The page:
James Whitelaw

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The Rev. James Whitelaw BA, MRIA (1749 – 4 February 1813) was an Irish historian, writer, statistician, Anglican priest and philanthropist.[1]


He was born in County Leitrim and educated at Trinity College Dublin. He was elected a Scholar in 1769, and graduated in 1771 with a BA. He was ordained in the Church of Ireland and became rector of St. James and then St. Catherine's in Thomas St. in Dublin. He carried out a great deal of work on behalf of the poor, including establishing the Erasmus Smith Free School on the Coombe and other institutions.

In 1798 he carried out a census of the city of Dublin (a difficult undertaking at the time on account of the 1798 Rising).[1] Epidemic diseases were then frequent in Dublin, but, undeterred by the fear of infection, he personally inspected nearly every house in the city and questioned nearly every inhabitant. Hitherto the extent of the population had been only vaguely conjectured - he counted a total population of 182,370. He published the results of his investigations in 1805 in his Essay on the Population of Dublin in 1798.[2] The many detailed statistics which he accumulated were stored in the city archives in Dublin Castle, which were among those destroyed in the Four Courts during the Irish Civil War in 1922.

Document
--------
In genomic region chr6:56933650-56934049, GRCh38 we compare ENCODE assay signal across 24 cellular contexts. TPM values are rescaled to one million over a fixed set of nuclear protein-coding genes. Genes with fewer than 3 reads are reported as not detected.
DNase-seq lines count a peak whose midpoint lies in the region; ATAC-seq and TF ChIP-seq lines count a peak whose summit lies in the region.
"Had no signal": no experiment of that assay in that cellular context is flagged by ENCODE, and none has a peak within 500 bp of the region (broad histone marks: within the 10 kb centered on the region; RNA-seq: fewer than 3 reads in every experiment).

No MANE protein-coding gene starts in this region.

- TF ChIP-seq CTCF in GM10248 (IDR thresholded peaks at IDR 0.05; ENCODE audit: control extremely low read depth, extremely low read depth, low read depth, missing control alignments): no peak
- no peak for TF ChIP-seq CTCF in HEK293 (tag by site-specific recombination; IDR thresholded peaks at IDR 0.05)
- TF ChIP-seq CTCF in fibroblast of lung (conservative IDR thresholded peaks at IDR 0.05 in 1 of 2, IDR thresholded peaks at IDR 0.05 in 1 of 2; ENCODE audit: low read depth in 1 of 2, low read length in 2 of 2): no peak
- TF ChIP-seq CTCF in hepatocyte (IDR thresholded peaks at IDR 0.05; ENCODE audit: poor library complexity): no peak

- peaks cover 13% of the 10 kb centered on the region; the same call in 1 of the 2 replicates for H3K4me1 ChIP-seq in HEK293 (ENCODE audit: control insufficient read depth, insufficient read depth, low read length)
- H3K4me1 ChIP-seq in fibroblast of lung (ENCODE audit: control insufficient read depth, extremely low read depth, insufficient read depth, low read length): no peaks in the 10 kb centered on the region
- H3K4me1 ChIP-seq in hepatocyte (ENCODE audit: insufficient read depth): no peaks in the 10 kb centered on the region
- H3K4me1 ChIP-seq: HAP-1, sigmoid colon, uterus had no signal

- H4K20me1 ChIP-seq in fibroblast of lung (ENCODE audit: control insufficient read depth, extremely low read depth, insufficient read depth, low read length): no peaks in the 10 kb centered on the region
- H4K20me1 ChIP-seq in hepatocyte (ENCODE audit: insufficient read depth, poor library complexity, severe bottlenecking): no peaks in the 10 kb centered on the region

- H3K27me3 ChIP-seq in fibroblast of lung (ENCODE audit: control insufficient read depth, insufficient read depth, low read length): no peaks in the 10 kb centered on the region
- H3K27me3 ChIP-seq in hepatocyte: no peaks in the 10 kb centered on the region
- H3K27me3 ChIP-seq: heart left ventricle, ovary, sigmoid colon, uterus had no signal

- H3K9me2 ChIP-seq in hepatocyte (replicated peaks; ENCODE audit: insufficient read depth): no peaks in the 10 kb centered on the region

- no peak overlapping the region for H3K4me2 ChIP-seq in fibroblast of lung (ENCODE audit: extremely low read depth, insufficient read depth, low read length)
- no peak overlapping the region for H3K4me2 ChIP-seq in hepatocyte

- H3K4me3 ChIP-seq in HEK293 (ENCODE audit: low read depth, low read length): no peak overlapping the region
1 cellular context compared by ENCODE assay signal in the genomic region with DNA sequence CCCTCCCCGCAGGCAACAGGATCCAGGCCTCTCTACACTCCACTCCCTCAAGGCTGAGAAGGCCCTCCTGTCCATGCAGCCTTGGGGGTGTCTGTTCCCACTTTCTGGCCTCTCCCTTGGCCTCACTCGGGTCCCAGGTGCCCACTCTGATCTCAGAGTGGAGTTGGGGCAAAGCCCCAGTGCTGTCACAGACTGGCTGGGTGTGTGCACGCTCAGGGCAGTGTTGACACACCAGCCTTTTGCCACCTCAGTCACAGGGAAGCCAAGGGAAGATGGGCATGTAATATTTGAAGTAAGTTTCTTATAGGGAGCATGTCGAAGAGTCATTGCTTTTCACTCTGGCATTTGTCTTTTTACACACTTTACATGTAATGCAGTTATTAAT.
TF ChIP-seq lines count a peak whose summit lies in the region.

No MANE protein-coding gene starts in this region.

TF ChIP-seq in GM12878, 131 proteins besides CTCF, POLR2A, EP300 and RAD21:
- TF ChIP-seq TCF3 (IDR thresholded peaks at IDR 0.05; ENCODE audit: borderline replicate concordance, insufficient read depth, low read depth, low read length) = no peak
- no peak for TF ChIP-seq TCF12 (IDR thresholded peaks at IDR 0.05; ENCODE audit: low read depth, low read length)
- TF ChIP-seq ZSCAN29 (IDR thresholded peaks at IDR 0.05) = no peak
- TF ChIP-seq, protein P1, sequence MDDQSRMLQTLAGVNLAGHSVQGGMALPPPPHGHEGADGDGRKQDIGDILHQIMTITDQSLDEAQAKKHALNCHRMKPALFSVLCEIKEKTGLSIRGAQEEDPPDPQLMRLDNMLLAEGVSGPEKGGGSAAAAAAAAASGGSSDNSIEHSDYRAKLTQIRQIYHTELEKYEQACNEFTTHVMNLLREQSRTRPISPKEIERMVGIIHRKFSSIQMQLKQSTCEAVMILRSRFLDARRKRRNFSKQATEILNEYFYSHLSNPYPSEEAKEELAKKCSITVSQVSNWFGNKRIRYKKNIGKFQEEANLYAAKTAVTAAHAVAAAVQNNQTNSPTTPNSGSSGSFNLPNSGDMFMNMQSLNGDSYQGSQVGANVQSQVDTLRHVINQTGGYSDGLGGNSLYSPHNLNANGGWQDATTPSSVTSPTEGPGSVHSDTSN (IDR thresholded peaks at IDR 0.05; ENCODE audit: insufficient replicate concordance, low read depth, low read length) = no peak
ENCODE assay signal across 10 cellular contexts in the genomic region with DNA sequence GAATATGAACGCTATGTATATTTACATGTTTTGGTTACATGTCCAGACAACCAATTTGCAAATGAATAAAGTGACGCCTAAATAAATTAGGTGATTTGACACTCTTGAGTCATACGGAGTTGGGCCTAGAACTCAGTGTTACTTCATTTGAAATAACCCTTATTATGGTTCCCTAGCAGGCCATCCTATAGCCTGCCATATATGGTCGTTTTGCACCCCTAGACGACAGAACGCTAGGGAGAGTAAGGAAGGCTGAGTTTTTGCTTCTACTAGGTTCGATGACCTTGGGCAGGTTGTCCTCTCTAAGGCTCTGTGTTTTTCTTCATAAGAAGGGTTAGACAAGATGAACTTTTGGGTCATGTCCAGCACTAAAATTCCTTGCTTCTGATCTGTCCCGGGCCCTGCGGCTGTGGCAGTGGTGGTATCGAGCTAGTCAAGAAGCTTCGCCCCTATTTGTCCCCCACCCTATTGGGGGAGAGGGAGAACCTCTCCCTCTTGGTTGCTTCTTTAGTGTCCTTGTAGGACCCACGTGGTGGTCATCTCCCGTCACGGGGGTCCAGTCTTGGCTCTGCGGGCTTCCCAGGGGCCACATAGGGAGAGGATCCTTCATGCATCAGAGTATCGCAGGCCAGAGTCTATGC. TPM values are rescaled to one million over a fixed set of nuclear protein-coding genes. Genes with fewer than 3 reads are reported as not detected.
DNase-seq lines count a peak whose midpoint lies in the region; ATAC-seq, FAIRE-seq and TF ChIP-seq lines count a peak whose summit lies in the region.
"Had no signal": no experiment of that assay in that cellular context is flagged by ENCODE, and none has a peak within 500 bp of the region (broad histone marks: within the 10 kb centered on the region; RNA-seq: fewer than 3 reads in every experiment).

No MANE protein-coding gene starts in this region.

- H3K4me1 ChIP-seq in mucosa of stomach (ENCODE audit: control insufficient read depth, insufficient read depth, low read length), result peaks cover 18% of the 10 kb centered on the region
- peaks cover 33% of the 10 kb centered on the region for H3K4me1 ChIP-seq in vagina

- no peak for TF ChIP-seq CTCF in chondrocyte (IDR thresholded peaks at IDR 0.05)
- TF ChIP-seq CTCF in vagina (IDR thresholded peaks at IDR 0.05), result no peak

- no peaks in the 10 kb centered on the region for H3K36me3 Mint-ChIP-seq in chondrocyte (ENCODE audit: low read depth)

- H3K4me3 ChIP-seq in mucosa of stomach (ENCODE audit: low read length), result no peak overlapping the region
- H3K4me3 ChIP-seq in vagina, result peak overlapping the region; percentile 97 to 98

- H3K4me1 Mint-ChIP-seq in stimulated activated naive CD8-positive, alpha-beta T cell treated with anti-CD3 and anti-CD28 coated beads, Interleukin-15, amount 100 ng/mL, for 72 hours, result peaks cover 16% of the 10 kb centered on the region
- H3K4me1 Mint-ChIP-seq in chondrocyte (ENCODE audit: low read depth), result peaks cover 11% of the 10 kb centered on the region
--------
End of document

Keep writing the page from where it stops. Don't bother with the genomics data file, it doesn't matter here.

In 1805 he was made one of the members of the commission to inquire into the conduct of the paving board of Dublin. He formed the Meath Charitable Loan in 1808.[2]

He collaborated with John Warburton, deputy keeper of the records in Dublin Castle, in writing a History of Dublin, completed after his death by Robert Walsh.[3]

He ministered to the poor in the vicinity of Cork Street Fever Hospital, where he caught a fever himself and died in 1813.[1]



  1. ^ a b c Boylan, Henry (1998). A Dictionary of Irish Biography, 3rd Edition. Dublin: Gill and MacMillan. p. 444. ISBN 0-7171-2945-4.
  2. ^ a b  One or more of the preceding sentences incorporates text from a publication now in the public domainO'Donoghue, David James (1900). "Whitelaw, James". In Lee, Sidney (ed.). Dictionary of National Biography. 61. London: Smith, Elder & Co. pp. 109, 110.
  3. ^ Irish Times, 3 November 1934, p. 6


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